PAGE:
Macau

It’s only an hour's ferry ride away but Macau is a world apart, making it the most popular excursion from Hong Kong. A Portuguese colony for 400 years till it was returned to the Chinese in 1999, Macau is a heady fusion of European and Chinese cultures, much more than even Hong Kong is. The heart of the old city is still very Portuguese, at least in architecture and ambience. Strip the streets of people and signage and you could easily pretend you’re in a Mediterranean city!

Before we discuss sightseeing, we must mention the other feature Macau is most noted for – casinos. It is said that Macau generates seven times the revenue than does Las Vegas from gambling. Busloads of Chinese pour in daily from across the border while many arrive from Hong Kong on weekends, to tempt Lady Luck. Macau’s casinos are grand and flashy and are located along the waterfront on the south side of the peninsula. Some, like the Venetian, Sands, Lisboa and Wynn, even rival those on the glitzy Las Vegas Strip. Considering the volume of money the casinos bring in, the Macau administration has reclaimed land along the coast, called the Cotai Strip, and is turning it into the ‘Las Vegas Strip of the East’.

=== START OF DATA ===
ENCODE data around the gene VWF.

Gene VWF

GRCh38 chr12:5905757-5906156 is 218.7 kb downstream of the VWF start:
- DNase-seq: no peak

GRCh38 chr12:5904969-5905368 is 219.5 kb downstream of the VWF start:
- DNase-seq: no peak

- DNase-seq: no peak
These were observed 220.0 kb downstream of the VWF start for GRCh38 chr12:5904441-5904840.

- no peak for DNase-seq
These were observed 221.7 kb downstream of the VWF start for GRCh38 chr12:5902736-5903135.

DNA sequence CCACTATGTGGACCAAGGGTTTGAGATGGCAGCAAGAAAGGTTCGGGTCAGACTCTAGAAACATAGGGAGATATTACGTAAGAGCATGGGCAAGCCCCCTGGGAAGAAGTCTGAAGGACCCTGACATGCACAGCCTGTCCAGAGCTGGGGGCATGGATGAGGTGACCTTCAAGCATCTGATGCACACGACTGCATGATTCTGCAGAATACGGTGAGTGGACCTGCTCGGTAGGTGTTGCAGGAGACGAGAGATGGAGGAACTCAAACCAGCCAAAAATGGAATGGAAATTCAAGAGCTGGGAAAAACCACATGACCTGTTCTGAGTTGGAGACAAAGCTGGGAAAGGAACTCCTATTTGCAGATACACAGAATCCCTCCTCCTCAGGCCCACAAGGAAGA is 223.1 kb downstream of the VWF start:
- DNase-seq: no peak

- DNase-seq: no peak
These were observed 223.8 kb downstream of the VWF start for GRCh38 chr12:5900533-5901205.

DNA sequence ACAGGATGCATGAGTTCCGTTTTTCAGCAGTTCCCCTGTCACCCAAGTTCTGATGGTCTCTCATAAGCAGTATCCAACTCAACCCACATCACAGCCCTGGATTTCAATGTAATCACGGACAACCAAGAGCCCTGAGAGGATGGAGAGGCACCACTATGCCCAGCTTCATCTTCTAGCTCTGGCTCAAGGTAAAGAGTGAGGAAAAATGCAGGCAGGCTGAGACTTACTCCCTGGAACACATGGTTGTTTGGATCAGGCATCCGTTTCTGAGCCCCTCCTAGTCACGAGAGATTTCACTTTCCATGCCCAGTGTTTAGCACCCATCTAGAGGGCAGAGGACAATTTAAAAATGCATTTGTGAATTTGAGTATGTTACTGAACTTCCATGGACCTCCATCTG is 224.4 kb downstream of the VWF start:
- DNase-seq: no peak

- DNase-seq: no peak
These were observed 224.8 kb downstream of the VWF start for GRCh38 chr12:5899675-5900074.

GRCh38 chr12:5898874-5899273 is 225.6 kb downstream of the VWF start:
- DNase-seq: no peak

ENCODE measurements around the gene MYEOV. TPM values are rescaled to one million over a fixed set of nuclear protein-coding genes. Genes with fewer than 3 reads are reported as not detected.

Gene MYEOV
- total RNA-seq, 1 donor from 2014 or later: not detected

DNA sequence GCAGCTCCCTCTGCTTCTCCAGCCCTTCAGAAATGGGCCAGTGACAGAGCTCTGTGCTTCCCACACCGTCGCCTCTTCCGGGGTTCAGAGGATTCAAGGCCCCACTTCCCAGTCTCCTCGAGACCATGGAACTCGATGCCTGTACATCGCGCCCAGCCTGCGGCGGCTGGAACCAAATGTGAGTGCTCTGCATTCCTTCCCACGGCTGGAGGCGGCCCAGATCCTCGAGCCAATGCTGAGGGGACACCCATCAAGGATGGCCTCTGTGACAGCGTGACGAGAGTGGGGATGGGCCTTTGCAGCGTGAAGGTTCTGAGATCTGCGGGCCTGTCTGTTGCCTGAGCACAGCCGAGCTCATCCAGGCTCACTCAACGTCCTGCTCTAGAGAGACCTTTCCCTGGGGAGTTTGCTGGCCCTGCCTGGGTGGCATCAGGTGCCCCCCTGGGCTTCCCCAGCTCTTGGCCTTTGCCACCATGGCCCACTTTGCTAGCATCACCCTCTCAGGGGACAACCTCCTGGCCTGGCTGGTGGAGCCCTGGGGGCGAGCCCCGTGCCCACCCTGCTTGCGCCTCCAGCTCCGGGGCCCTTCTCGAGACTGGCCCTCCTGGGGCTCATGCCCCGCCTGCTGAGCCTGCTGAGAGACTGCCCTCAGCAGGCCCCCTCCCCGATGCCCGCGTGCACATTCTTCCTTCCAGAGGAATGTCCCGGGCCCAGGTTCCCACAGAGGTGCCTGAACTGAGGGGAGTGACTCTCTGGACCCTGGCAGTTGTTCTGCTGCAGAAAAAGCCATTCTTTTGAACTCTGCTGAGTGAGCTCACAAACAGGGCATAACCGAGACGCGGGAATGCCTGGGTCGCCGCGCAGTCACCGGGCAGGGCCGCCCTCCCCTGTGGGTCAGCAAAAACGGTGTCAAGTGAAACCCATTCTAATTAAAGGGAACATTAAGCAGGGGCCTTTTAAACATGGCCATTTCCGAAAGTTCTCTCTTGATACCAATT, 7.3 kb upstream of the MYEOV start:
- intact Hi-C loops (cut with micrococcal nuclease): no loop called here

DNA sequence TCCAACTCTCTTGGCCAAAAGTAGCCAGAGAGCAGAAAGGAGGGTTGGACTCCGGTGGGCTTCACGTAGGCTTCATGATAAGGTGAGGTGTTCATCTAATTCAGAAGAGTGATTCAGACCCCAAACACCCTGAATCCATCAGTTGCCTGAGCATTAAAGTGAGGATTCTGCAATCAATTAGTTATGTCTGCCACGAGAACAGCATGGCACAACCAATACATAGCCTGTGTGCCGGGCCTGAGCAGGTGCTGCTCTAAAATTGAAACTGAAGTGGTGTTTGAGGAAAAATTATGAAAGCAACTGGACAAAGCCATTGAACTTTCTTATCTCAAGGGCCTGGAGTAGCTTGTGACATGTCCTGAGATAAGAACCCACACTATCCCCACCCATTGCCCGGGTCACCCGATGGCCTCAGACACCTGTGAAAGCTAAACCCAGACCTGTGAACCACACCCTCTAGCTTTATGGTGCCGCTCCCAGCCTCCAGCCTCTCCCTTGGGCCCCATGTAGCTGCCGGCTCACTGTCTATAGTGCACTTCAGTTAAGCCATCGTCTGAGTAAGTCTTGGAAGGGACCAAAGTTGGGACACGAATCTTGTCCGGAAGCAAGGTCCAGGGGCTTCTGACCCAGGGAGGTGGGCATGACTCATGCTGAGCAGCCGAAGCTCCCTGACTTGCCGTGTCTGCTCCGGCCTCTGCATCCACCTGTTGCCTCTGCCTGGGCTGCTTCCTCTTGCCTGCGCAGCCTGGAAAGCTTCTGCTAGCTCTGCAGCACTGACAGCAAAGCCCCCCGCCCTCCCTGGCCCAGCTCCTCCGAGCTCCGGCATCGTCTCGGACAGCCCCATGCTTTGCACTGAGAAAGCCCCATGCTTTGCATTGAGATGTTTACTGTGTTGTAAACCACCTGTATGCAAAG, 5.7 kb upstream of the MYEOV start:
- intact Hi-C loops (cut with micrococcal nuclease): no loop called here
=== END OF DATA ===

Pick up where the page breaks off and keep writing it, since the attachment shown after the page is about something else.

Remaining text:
But not everyone is a high roller. Most visitors from Hong Kong, with only a few hours to spend in this former Portuguese colony, prefer to take a walking tour to soak in the wonderful ambience. Old Catholic churches, ancient Chinese temples, fortresses and barracks, and even just ordinary, old buildings exude colonial flavour and charm, and merely ambling along the streets is an experience to cherish. In some sections of Macau, especially the old quarters, a giant lattice of narrow alleys entices you to sample the local culture by observing the business of daily living. Densely populated, very colourful and throbbing with life, visiting the older neighbourhoods should be top of your agenda.

There are walking tours you can book but if you can’t catch one, visit the iconic Ruins of St Paul, and the Sao Paulo Cathedral, the Fort and the Macau Museum, each one a short distance from the others. If you stay overnight in Macau, spend a couple of hours at Taipa and Coloane villages. These former fishing villages are splendid weekend getaways, a blend of colonial-era shops and houses along narrow lanes.

Getting There:
Travelling to Macau from Hong Kong is very easy. There are ferry terminals at Sheung Wan on Hong Kong Island, Tsim Sha Tsui in Kowloon and even one at the Hong Kong International Airport, where you can bypass Hong Kong Immigration and transfer directly into a ferry to Macau. Many tour operators in Hong Kong will happily organise a Macau tour for you but it’s just as easy to plan your visit yourself. Macau is small and easy to navigate, unless you intend to get happily lost in its atmospheric heritage lanes and alleyways!